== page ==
"This is a new day, and that's exciting," says Dr. Thomas Insel, director of the National Institute of Mental Health in Bethesda, Maryland, one of the National Institutes of Health. "But we also have to temper that with the reality that there may be many failures along the way before we come up with a treatment that is both effective and safe."
Nine-year-old Jack Balter plays tug-of-war with his sister Brianna at their home in Scottsdale, Arizona, on May 17.
As a toddler, Jack Balter was hyperactive. He would be mesmerized by the wheels on toy trucks or anything else that spins, stand on his tiptoes, cover his ears - all classic signs of autism. "We didn't even know what autism really was, so we didn't know it was something out of the ordinary," says Lynn, 52.
Jack was diagnosed with autism just before his third birthday. Since then he has had about 60 hours of intensive therapy a week, including speech and physical therapy and social interaction therapy. About 10 percent of autistic children who receive intensive therapy "bloom," enjoying rapid improvement as they grow older, according to a recent study published in the journal Pediatrics.
"We've been lucky. He's responded," says Lynn. Jack is now in a mainstream classroom with a full-time aide.
In a family video posted to YouTube, Jack lays out his ambitions: "On the outside, I'm just a regular old kid. On the inside, I'm a mad scientist." He says that when he grows up, he wants to be an oceanographer, a meteorologist, a climatologist, a volcanologist and a seismologist.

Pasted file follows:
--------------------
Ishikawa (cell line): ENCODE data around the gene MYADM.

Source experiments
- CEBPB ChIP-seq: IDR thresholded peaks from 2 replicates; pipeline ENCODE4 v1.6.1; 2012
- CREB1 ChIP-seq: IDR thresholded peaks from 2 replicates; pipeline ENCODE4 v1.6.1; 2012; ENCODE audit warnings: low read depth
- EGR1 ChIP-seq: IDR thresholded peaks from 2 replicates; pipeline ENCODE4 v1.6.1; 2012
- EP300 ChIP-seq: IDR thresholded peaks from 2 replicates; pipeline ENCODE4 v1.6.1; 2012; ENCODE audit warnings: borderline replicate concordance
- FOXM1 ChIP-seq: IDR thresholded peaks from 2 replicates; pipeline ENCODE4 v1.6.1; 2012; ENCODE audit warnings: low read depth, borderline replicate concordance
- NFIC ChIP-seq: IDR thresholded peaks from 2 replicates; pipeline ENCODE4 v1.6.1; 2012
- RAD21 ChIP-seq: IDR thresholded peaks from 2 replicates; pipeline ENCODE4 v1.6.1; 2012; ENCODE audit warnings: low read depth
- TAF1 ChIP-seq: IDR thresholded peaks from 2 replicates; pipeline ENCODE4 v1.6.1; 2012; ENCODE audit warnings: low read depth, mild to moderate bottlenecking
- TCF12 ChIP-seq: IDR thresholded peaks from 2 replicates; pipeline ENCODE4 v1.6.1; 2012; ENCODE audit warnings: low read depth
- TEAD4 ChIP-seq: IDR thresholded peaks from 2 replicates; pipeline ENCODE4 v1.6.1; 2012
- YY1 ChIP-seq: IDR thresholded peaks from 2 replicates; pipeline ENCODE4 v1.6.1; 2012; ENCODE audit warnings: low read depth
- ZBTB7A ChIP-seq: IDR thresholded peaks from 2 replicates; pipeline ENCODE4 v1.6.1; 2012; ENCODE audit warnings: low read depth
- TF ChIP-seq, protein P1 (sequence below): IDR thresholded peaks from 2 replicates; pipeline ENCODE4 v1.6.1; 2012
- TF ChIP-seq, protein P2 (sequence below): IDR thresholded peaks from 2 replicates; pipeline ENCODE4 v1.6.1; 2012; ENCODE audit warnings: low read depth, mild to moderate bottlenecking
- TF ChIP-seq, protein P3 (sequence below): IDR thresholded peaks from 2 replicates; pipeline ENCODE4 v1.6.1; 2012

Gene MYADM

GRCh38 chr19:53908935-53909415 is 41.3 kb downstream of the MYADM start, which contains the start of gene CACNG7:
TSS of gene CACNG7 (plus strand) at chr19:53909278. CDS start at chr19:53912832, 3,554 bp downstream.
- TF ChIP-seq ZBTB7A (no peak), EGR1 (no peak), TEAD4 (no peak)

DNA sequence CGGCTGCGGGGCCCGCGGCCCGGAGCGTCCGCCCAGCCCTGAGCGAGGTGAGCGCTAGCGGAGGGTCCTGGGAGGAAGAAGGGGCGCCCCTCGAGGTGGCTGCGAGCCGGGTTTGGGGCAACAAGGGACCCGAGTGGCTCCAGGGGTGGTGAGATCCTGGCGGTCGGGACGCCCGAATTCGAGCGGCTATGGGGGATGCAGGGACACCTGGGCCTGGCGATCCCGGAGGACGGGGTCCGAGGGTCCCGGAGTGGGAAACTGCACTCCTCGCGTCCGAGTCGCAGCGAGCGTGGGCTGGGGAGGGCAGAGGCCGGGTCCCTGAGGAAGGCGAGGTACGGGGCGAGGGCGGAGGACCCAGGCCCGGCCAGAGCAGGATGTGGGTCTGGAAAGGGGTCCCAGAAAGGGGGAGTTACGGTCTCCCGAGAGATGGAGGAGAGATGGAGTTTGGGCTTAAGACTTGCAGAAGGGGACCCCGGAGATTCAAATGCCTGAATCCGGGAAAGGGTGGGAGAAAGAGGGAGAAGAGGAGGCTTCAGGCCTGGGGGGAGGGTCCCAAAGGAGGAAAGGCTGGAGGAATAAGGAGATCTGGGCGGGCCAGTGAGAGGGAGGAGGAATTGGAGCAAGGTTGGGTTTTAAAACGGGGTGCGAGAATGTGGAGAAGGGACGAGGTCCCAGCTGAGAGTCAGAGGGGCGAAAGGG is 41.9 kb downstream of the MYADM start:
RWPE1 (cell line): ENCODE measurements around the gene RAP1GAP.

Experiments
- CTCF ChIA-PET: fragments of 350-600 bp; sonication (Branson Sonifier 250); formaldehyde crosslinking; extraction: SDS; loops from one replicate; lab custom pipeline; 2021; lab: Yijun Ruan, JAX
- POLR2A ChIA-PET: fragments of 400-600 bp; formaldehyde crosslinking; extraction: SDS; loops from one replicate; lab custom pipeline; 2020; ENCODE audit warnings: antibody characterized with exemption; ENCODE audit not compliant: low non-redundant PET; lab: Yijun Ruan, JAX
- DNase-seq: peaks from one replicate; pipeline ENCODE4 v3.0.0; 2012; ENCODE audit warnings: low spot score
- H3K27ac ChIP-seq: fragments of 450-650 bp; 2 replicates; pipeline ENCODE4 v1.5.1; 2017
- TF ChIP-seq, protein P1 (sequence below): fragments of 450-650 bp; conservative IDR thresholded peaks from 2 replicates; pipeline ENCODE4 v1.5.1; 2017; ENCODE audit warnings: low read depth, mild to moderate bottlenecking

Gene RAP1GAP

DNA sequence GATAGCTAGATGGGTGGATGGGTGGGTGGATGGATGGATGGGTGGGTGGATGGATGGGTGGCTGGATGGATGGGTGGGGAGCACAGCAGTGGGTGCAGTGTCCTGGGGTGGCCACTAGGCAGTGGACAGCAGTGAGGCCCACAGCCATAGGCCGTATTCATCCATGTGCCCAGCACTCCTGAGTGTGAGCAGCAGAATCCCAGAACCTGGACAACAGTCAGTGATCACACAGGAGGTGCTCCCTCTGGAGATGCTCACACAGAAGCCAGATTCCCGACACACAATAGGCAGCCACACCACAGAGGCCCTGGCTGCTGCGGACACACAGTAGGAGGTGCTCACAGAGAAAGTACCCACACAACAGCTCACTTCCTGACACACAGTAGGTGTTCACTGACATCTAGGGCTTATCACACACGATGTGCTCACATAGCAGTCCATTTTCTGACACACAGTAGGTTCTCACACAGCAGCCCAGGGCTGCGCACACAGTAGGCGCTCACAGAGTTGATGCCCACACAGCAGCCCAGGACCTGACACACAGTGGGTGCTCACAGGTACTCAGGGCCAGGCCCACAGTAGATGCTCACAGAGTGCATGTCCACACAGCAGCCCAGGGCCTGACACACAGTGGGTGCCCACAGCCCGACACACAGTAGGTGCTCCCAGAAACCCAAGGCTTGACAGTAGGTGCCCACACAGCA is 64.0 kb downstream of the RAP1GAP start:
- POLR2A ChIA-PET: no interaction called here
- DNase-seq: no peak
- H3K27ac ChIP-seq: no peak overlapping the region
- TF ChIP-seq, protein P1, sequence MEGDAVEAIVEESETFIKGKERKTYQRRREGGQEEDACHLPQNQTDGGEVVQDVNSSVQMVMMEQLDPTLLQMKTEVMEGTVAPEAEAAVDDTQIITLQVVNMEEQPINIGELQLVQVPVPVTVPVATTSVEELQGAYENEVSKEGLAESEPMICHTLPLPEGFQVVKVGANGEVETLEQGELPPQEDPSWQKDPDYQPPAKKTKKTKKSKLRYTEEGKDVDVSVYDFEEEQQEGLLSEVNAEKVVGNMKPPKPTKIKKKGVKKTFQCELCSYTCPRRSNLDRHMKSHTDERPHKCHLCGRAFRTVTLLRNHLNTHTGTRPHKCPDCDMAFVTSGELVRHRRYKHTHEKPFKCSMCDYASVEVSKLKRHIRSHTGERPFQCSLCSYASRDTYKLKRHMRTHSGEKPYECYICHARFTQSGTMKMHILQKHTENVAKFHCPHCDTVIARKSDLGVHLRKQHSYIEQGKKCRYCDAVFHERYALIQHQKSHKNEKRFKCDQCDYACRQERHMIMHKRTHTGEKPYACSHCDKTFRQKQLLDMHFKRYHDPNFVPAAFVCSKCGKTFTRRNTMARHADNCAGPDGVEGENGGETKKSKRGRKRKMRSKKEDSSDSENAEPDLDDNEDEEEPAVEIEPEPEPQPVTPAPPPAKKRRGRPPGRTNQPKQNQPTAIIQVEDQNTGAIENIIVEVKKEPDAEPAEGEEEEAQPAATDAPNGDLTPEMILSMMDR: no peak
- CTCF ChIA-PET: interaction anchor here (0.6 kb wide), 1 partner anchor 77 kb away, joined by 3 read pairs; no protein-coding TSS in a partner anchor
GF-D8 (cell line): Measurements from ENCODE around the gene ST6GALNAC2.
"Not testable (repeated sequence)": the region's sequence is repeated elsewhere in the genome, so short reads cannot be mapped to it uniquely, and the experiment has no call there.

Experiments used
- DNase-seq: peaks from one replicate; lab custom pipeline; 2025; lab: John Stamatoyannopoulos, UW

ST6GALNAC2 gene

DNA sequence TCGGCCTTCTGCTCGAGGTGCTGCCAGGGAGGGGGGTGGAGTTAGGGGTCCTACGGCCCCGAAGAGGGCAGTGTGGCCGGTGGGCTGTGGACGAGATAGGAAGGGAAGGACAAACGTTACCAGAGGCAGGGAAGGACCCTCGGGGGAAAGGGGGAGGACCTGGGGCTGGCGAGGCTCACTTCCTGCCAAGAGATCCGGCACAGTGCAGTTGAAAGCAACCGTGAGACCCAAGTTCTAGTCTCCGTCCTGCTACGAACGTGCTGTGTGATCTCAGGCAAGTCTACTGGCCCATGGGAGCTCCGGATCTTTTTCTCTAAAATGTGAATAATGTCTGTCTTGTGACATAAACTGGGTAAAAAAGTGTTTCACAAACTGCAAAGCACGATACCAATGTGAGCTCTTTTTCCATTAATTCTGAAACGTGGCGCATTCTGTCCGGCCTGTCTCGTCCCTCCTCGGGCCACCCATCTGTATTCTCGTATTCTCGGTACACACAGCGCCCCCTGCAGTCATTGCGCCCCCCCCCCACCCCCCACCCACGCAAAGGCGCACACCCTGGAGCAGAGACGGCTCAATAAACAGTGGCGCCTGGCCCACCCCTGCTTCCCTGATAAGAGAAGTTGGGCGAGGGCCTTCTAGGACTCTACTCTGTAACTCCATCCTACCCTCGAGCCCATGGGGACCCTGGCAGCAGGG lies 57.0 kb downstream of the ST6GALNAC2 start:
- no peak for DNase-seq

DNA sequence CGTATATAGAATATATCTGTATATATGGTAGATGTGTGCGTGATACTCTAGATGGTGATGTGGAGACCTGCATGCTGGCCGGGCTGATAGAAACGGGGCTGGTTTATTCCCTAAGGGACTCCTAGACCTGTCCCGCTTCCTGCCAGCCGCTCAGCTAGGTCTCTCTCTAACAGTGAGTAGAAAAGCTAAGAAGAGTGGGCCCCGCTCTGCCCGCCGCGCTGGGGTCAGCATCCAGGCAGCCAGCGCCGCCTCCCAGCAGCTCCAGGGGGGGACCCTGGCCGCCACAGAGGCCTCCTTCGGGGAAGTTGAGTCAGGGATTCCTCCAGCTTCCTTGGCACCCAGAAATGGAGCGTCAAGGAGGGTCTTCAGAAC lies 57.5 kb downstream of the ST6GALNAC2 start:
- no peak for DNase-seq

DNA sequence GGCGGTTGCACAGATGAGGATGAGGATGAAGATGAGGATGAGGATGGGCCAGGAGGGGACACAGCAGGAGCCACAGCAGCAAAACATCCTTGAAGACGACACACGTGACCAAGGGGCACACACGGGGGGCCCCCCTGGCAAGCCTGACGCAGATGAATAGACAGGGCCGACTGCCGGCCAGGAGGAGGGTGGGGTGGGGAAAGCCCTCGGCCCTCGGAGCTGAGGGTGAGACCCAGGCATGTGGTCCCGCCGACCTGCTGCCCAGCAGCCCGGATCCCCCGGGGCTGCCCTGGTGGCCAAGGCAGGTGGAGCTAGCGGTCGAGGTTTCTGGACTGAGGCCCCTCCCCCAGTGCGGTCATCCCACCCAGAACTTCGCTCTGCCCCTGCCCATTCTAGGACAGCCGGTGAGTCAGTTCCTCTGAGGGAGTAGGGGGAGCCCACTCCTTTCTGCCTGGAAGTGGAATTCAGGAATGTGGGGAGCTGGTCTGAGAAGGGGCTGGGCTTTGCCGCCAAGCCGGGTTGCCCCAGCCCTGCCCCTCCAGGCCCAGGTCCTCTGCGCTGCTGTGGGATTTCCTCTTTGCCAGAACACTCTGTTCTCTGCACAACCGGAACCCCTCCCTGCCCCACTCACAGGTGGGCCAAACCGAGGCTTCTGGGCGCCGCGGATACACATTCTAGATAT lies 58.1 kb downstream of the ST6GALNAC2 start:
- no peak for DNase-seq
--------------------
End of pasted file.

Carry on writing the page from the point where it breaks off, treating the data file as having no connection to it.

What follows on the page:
But even with therapy, Jack has struggled to interact with the world around him, talking in numbing detail about his favorite subjects, never playing sports or watching cartoons, standing too close to people. To other children, he seems odd.
"He's always been in his own tunnel," Lynn says.
Last November, Jack was enrolled in a trial of Seaside's compound STX209, or arbaclofen. Arbaclofen contains one of the active ingredients in an older drug, baclofen, that has been used since the 1960s to treat cerebral palsy.
Jack was part of a randomized study of 150 children with autism. Neither his parents nor his doctors knew whether he received the drug or a placebo.
Jack's parents are convinced he got the drug. Neil, 51, who founded custom storage maker California Closets at age 17 and now runs another custom closet and home organization business, graphed Jack's progress during the trial. "You can see when he got to the 10-milligram dose, 18 days in a row" he came home with a positive report from his teacher, Neil says.
Teachers didn't know about the trial, but they knew something was suddenly different. Carrie Cunningham, Jack's third-grade teacher, says Jack was more focused and could express himself better, and his emotions were mostly in check. "His aide and I both noticed a change almost immediately," she says.
They also noticed when the study ended. "It was a nightmare," Cunningham says. "All of a sudden, everything brought tears to his eyes. Everything was a battle."
Two weeks later, Jack started on a follow-up study in which his parents know he is getting the drug, and Jack has once again improved.
Neil says that on a scale of 1 to 10, with 1 being severe disability and 10 being normal, he used to think of Jack as a 5. Since Jack has been taking arbaclofen, Neil sees him at 7.5.
"It's not a cure," he says, "but it definitely moved the needle."
Seaside is running two late-stage trials in adults and children with Fragile X, and a study in children with different types of autism, including autism with no identifiable cause, like Jack's. Results of the study in which Jack participated are expected later this year.